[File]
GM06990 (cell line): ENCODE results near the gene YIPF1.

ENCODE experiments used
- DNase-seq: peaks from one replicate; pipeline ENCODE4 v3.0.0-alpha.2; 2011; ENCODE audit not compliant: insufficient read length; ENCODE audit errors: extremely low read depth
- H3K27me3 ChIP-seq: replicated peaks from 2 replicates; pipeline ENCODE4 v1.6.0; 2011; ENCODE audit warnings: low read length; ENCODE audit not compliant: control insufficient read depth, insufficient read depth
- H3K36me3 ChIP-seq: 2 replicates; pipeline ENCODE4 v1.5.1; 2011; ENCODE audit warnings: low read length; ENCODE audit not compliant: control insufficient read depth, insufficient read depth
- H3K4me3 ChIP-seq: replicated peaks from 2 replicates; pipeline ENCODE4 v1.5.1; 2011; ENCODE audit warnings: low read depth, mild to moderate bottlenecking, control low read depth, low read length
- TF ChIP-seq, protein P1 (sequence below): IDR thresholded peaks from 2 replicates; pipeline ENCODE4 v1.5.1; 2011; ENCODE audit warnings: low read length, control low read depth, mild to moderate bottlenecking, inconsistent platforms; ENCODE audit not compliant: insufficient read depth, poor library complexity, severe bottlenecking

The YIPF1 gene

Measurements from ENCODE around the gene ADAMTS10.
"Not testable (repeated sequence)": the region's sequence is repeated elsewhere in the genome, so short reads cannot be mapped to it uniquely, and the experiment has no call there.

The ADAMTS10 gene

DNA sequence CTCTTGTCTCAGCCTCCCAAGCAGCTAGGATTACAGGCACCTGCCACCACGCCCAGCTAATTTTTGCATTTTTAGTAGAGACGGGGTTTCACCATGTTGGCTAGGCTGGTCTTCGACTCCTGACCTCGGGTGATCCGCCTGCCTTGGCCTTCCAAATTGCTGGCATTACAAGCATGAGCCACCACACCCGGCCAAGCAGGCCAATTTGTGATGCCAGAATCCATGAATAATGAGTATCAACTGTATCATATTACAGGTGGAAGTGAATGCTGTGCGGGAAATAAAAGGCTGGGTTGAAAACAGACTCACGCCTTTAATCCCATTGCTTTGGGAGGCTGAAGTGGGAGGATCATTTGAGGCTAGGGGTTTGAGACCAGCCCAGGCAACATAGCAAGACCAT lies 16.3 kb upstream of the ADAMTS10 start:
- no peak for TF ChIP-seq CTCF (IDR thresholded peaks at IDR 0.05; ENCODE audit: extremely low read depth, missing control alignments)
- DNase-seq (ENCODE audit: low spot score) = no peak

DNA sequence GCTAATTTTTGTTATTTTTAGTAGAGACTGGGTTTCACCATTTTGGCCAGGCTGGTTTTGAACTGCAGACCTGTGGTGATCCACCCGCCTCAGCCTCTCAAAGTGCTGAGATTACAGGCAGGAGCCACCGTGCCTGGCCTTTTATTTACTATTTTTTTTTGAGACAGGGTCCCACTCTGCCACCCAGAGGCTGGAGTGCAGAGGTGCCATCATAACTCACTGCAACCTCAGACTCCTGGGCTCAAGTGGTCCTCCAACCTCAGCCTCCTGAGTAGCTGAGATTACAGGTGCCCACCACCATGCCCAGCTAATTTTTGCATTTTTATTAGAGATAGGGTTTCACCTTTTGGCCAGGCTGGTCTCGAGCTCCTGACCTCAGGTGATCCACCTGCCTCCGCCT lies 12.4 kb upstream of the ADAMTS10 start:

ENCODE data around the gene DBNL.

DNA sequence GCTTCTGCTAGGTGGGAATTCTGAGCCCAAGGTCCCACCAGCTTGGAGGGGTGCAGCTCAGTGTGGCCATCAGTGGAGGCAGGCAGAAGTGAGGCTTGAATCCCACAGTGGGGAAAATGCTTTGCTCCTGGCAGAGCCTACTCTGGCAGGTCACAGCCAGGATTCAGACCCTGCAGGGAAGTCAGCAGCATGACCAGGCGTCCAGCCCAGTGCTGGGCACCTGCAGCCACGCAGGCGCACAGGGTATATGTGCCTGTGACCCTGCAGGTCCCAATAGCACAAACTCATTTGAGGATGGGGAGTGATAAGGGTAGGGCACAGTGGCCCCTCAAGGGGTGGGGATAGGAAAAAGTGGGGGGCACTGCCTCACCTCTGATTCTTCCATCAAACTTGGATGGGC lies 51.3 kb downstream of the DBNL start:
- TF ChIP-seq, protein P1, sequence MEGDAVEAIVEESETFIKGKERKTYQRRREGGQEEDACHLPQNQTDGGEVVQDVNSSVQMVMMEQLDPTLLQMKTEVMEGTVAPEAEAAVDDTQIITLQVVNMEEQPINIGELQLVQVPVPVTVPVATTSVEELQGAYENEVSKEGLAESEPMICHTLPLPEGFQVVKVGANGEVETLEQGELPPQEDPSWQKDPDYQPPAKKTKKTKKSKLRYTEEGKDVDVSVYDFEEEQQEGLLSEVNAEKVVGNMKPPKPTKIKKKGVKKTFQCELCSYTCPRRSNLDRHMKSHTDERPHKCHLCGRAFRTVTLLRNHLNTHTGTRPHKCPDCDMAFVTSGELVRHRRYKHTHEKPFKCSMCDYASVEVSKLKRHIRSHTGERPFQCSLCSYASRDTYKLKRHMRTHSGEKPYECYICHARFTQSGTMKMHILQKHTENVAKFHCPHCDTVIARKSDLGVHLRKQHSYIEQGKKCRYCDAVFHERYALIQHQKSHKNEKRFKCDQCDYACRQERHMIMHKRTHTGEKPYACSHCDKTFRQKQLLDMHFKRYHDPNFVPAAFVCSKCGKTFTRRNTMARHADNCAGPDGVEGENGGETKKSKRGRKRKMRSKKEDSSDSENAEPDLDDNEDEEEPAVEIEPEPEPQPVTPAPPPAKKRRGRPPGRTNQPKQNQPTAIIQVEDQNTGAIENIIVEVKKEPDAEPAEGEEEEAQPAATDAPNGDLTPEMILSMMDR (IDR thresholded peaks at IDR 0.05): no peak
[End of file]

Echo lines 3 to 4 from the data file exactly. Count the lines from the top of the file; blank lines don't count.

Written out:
- DNase-seq: peaks from one replicate; pipeline ENCODE4 v3.0.0-alpha.2; 2011; ENCODE audit not compliant: insufficient read length; ENCODE audit errors: extremely low read depth
- H3K27me3 ChIP-seq: replicated peaks from 2 replicates; pipeline ENCODE4 v1.6.0; 2011; ENCODE audit warnings: low read length; ENCODE audit not compliant: control insufficient read depth, insufficient read depth